Steve: I think when some people take a critics opinion and judge a movie without seeing it…

Eli: Yeah but I think its less and less now, they generally judge it by what their friends say. Movie criticism is down to 140 characters. If someone goes on twitter ‘this movie sucks!’ that’s what their friends listen to. You’ll know by 3pm Friday if a movies working by what people are saying on twitter, and I think thats good! I think its gotta make people step up their game, make them make better movies, you can’t fool people with a trailer and a big opening weekend and wait for people Monday morning to say it sucks, now people write what they think, put it up and blast it to all their friends! So when you make a movie like Inglourious Baestards it can work for you, work in your favour. People come out and they go ‘Baestards is amazing, Baestards is great!’ like, it was the number one tweeted most thing that weekend! So it can work for you or against you, but you’ve still got to make a good film.

Steve: Oh that’s true! Cabin Fever, look at it, my mates and I were going around going ‘That was friggin awesome!’ going on about the scene where Rider goes to…

*At this point my son walked into the room, having woken up, carrying two, yes, two Nintendo DS’s. Limited time on a phone call does not wait for any 6 year old… Mario is apparently more important than Eli Roth to my son! So I asked him to wait for 5 minutes… Eli Roth actually heard me ask my son to wait for 5 minutes whilst I spoke to someone on the phone… dear god I hope he doesn’t think I’m a bad dad now lol! At least my son can now say he was brushed off playing DS with daddy for a hollywood director eh?

Steve: Anyhow… sorry about that! He’s gone now to play his DS! Haha. Anyhow as I was saying, the scene where Rider…

Eli: Yeah the finger scene!

Steve: Where he puts his hand on his girlfriends leg and…

Eli: Oh yeah and he gets more than he bargained for!

Steve: Yeah and that was a fantastic scene. We laughed and giggled about scenes like that for ages.

Eli: Great! That’s the idea, I wanted a film people would watch with their friends, that they’d quote after and you know, just become part of an inside joke with your friends.

Steve: Oh and the scene with the kid who did the karate out of nowhere!

Eli: Oh yeah! He came in and auditioned and did it out of nowhere, I was as shocked as the audience was in the audition room when I thought ‘How can I not! None of this is in the script and ALL of this is going in the movie, this is just so wierd!’

Steve: *laughs*

Eli: How could you not! That’s what I learnt from David Lynch. He really taught me to see what’s infront of you. Don’t get married to whats in your head, see whats in front of you, cause if you’re only thinking of whats in your head you might miss something beautiful. And this kid came in and did this karate and I thought how can we not have this in the film, it would be a crime not to have it in the film, and here we are today talking about it!

Steve: It was your own little Deliverance moment, they have the kid with the banjo, you’ve got the kid with the karate! *laughs*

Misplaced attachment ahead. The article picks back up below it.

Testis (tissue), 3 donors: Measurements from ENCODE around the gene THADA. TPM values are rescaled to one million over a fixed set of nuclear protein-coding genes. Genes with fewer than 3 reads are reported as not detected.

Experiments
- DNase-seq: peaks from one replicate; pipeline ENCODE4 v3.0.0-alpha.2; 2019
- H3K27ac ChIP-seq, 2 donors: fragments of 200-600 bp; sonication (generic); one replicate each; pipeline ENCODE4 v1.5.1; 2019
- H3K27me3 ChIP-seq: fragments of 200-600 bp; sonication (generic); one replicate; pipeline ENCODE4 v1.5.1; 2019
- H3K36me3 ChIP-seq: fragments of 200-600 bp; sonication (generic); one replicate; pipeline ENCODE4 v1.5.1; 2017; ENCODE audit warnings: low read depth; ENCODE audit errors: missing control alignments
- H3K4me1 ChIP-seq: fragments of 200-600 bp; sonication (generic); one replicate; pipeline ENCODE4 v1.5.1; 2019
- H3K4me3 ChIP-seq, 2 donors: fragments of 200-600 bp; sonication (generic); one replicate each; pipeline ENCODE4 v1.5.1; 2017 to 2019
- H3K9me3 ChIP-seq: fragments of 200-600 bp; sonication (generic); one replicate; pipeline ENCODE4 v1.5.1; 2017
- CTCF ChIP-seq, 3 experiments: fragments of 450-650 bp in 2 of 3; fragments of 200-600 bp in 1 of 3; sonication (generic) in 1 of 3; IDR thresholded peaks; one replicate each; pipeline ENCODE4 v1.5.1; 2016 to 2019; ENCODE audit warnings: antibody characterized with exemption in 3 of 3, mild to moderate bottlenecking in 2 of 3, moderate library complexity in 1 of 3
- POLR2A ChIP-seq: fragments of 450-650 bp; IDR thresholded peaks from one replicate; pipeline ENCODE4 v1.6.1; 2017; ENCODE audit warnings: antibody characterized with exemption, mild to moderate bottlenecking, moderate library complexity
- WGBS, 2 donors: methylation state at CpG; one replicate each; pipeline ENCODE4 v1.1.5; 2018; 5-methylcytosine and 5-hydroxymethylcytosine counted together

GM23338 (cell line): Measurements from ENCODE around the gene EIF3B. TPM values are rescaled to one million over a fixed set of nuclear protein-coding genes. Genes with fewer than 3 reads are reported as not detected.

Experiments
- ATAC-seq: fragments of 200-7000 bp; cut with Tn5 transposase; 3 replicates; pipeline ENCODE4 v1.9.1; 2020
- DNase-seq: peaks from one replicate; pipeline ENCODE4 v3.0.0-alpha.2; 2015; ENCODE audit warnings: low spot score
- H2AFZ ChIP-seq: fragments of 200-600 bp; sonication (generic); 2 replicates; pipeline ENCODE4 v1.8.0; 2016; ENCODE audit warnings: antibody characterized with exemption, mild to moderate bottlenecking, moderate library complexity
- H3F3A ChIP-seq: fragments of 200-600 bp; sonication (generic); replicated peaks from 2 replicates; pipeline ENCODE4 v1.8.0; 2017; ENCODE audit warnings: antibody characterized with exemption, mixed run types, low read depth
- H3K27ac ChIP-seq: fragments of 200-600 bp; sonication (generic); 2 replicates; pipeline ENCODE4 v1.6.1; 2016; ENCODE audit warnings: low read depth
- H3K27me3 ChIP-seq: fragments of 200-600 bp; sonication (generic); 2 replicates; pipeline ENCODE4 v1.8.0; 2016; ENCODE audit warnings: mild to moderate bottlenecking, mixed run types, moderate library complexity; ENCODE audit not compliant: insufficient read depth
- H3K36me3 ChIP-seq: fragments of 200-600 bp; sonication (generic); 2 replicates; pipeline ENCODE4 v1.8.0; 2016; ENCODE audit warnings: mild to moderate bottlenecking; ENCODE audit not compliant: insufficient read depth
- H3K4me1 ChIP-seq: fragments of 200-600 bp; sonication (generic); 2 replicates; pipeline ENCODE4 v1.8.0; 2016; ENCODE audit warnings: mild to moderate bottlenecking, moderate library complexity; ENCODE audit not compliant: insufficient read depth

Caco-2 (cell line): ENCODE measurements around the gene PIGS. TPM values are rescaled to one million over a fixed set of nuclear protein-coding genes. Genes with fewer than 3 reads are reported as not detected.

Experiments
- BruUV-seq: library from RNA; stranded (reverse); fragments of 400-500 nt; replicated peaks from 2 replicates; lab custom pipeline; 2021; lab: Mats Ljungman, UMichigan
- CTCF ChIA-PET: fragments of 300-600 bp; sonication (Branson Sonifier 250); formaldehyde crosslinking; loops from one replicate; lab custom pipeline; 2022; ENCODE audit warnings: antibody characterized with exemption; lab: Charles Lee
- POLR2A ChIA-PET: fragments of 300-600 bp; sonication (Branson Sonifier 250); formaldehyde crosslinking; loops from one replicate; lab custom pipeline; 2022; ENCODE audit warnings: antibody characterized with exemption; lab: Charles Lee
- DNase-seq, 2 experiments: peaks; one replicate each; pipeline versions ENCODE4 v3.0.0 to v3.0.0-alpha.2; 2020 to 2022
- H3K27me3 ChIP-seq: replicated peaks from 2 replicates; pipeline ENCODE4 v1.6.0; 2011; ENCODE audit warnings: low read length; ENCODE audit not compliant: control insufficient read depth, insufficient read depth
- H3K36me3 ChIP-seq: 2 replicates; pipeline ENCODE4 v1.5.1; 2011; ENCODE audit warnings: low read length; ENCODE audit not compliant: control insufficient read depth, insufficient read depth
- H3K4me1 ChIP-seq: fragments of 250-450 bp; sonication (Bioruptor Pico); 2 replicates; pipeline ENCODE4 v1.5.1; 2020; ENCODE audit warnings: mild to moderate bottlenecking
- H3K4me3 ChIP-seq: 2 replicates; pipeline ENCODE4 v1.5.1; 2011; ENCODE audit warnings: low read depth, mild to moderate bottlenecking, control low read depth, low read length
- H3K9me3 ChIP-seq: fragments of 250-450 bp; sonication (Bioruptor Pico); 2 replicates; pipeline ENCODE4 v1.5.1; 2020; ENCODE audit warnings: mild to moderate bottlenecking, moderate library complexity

Eli: *laughs*

Steve: Just very quickly, Thanksgiving, is that definitely gonna come to fruition?

Eli: Well, I’d love to but I’ve gotta finish the script first! Right now I’m focussed on my scifi film Endangered Species, that I’ve been writing. Truthfully, I’ve been having so much fun with all this awards season stuff with Inglourious Baestards, you know, I don’t wanna miss it! After Hostel, I, I went straight into Hostel 2, I didn’t stop to enjoy the success of Hostel 1, I was so focussed on getting the next thing going, I realise how rare these moments are in your life when you make a film and people love it, it’s a very rare and wonderful thing. We worked for a year on the film, so we wanted, it’s nice to sit back and enjoy it. There’s another few weeks of that, I’ll finish Endangered Species, then the script for Thanksgiving. I realise I can only make one movie at a time, I’d try to make ten movies at once, but it’d never work!


Eli was fantastic. I must admit I was starstruck on the phone, Eli’s a personal favourite of mine, I loved his work in Cabin Fever and Hostel, whilst I do think Hostel was better than Hostel 2, I still enjoyed Hostel 2 immensely, it’s like saying I enjoy a texas t-bone over a porterhouse… I love both, I just prefer one over the other… can’t wait to see how Endangered Species and Thanksgiving turn out! Cabin Fever Bluray is out now.

(I’d write it in proper date form… but being Australian and most of you guys American, the way we write it, it’d confuse the shit out of you…)

Written by
Your interviewer from Down under, I’ve never ‘thrown a shrimp on a barbie’ or ‘tied a kangaroo down sport’ much to my countrymen’s disappointment. I’ve developed a love for cinema over the years that’s only matched by my love for talking to people. I’m raising my ten year old son myself while studying my Bachelor of Education to teach Math and English in high school. I was once told I could never do interviews, that it was too ‘select’ and that ‘you have to know people’… one Skype and IMDB pro account later here I am.